Abstract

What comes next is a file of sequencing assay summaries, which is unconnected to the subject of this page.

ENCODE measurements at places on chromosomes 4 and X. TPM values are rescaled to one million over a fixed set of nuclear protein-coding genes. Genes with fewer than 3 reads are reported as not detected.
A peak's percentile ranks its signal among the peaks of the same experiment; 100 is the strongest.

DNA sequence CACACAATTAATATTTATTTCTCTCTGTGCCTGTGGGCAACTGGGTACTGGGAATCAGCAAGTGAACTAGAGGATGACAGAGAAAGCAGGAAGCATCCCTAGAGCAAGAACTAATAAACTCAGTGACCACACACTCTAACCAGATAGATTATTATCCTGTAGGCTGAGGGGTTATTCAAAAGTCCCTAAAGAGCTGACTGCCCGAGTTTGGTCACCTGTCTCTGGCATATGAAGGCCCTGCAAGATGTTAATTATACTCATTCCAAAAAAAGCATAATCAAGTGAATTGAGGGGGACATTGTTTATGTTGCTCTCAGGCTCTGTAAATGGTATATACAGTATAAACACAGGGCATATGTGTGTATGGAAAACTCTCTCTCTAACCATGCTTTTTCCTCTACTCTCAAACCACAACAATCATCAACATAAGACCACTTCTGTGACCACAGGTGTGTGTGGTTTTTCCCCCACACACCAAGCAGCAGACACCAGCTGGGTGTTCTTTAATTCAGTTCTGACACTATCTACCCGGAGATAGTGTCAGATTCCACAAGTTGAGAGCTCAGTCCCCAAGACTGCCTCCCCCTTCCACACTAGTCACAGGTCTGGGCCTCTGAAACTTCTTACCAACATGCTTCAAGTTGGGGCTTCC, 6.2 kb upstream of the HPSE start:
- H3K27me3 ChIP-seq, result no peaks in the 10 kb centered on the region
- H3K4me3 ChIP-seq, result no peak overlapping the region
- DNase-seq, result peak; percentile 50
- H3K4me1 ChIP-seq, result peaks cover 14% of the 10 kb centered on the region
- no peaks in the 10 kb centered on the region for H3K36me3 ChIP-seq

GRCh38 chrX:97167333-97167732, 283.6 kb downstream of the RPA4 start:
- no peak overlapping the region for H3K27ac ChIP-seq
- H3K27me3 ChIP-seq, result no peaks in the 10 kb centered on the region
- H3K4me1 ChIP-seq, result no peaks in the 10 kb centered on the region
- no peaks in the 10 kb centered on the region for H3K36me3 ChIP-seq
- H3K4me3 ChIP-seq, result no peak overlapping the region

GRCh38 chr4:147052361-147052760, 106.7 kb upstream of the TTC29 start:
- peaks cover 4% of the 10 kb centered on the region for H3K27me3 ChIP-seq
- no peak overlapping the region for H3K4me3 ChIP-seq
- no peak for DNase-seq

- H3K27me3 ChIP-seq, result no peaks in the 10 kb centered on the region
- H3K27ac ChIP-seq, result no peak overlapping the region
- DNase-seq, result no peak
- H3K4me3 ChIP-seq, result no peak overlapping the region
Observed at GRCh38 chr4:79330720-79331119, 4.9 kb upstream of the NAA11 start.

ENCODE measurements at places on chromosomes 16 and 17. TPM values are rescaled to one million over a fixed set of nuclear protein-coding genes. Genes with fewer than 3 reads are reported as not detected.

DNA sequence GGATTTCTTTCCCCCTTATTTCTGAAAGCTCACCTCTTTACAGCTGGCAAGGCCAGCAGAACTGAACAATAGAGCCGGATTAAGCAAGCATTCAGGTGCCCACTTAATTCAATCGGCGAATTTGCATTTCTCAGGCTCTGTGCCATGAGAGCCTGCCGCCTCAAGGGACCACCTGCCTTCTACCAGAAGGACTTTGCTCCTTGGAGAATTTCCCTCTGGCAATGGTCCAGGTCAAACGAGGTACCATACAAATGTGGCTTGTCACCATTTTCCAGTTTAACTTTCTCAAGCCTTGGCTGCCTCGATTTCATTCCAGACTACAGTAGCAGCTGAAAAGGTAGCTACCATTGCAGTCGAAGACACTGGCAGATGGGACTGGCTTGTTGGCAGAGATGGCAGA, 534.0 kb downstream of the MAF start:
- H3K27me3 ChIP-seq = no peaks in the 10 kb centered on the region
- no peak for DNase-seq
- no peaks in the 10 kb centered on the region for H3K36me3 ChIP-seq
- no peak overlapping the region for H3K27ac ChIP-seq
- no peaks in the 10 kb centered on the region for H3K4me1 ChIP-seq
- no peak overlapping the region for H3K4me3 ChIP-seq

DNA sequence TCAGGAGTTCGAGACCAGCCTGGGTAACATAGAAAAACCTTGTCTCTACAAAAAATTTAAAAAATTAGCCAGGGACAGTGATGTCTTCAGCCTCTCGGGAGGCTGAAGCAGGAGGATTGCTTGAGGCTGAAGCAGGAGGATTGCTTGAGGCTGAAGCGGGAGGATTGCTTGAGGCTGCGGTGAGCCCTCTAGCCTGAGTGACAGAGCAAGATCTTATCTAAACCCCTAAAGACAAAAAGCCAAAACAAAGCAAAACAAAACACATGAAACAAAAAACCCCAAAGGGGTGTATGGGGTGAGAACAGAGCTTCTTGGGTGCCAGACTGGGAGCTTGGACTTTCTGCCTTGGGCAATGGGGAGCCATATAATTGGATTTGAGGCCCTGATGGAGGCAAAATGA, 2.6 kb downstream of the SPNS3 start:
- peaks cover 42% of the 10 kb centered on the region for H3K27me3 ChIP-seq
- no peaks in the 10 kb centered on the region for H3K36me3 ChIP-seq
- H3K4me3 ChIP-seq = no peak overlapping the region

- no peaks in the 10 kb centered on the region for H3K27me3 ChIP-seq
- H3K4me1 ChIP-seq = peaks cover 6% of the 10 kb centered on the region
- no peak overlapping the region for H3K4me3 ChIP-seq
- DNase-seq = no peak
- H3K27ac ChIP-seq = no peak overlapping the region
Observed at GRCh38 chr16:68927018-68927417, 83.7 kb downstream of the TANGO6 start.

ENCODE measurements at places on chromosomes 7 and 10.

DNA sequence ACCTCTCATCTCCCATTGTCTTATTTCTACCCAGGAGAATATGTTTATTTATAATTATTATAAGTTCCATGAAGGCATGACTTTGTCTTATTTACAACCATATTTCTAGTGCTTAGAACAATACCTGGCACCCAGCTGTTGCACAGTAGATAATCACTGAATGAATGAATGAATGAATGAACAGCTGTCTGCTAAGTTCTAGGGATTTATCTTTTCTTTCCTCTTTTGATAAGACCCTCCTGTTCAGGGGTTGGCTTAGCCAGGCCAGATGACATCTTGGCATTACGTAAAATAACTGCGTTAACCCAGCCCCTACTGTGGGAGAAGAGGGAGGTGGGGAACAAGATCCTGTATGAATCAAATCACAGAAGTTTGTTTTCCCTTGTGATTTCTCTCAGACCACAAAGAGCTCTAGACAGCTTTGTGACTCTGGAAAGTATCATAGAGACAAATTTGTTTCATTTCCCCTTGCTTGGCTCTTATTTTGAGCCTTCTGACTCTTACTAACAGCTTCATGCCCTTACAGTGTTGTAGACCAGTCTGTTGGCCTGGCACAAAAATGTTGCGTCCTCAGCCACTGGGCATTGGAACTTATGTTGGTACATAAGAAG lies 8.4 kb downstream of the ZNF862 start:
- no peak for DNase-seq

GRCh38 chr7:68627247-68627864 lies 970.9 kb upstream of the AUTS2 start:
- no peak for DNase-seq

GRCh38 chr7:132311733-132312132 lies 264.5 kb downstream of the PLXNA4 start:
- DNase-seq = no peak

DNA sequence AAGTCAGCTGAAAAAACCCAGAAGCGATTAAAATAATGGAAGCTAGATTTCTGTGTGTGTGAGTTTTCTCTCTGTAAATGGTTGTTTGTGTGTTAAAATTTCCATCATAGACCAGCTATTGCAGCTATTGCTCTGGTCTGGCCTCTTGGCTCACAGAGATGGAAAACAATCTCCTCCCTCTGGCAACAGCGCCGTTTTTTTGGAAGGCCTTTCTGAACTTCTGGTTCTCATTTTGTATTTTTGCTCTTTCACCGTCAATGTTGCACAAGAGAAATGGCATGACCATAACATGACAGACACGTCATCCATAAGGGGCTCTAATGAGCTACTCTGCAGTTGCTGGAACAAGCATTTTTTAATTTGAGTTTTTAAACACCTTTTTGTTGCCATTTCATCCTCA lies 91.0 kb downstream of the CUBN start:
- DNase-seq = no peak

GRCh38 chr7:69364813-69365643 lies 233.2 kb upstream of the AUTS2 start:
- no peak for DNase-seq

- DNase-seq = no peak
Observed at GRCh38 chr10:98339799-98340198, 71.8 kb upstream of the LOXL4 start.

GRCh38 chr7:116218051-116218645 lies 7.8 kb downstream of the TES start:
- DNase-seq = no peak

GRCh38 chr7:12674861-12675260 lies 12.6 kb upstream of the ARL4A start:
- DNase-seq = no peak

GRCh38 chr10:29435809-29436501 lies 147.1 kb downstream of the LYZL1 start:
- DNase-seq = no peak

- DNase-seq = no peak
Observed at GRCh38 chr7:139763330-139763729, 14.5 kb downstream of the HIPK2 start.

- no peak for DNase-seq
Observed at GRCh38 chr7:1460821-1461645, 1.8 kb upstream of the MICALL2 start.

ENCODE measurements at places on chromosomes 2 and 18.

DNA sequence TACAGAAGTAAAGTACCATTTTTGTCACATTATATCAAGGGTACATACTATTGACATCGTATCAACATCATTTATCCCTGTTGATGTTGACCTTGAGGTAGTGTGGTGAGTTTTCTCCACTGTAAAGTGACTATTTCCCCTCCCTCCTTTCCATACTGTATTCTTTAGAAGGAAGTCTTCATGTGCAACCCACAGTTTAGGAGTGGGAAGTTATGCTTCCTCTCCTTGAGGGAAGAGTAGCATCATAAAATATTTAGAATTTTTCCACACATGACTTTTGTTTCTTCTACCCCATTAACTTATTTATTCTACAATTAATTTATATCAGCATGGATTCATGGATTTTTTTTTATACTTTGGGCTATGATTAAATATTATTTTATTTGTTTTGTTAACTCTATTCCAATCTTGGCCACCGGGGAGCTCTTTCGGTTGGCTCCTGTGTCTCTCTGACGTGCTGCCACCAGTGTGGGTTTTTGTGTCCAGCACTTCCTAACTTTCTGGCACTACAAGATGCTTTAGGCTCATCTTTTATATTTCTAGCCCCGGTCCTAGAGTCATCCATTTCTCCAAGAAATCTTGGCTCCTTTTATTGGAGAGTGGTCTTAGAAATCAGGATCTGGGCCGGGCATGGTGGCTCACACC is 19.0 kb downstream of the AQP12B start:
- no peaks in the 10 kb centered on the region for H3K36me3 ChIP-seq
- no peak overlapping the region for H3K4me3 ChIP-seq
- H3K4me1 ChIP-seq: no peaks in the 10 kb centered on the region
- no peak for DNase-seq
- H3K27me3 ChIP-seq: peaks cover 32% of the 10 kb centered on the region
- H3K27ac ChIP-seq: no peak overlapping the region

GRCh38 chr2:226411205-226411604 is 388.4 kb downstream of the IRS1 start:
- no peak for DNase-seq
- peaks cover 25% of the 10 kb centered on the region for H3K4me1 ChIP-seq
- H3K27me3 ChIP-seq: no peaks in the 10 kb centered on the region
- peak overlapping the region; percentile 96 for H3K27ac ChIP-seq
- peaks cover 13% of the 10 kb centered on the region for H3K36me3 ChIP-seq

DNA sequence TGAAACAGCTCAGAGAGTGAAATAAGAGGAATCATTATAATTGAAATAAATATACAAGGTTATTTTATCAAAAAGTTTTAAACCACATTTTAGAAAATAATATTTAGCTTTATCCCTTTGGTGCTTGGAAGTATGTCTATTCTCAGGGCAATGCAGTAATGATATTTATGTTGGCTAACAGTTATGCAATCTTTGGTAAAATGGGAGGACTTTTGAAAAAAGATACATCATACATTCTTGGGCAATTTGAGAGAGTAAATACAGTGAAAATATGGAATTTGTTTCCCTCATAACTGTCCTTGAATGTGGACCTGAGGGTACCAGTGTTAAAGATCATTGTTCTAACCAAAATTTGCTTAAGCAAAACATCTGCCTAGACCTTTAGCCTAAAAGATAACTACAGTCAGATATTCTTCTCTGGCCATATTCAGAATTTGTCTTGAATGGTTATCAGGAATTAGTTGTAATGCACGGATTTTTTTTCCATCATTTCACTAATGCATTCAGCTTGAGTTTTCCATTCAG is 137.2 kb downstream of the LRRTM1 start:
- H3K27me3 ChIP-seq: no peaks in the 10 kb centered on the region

Alternations in the Red Peak Member of the Chugwater (Triassic) Formation of western Wyoming consist of: 1) a massive siltstone; and 2) a less massive, fissile and non-fissile, poorly sorted siltstone, commonly with interbeds of well sorted siltstone, silty claystone, sandstone, and mudstone. Commonly, the massive siltstone can be divided into 3 parts on the basis of bedding characteristics; the alternations are then asymmetrically cyclical. From base to top, these cycles contain: 1) a platy to flaggy siltstone (about 1 ft); 2) a massive siltstone; i) a platy to flaggy siltstone (about 1 ft); and 3) a less massive, fissile and non-fissile, poorly sorted siltstone, with interbeds of well sorted siltstone. The 1, 2, 1 part of the cycle corresponds to the massive siltstone of the alternations. Forty-nine alternations average 10.1 ft in thickness, ranging from 4.3 to 17.1 ft. The massive siltstone parts average 8.1 ft. The less massive, fissile and non-fissile, poorly sorted siltstone and mudstone parts average 2.0 ft. The alternations begin 20 to 75 ft below the base of the Alcova Limestone Member, and extend downward 200 to 425 ft in the sequence. This is 35 to 55% of the total thickness of the Red Peak Member. Seventy-five to 85% of the Red Peak Member in western Wyoming is silt-sized sediment, with almost 45% of the total volume of silt in the alternations. Alternations in the Brunswick (Triassic) Formation of New Jersey consist of: 1) a resistant ledge of predominantly poorly sorted siltstone, with sandstone interbeds; and 2) less resistant mudstone and poorly sorted siltstone, with minor silty claystone and sandstone interbeds. Twenty-five measured alternations average 8.4 ft in thickness, ranging from 3.5 to 15.8 ft. The massive, ledge-forming part of the alternations averages 3.6 ft; the less massive part averages 4.8 ft.

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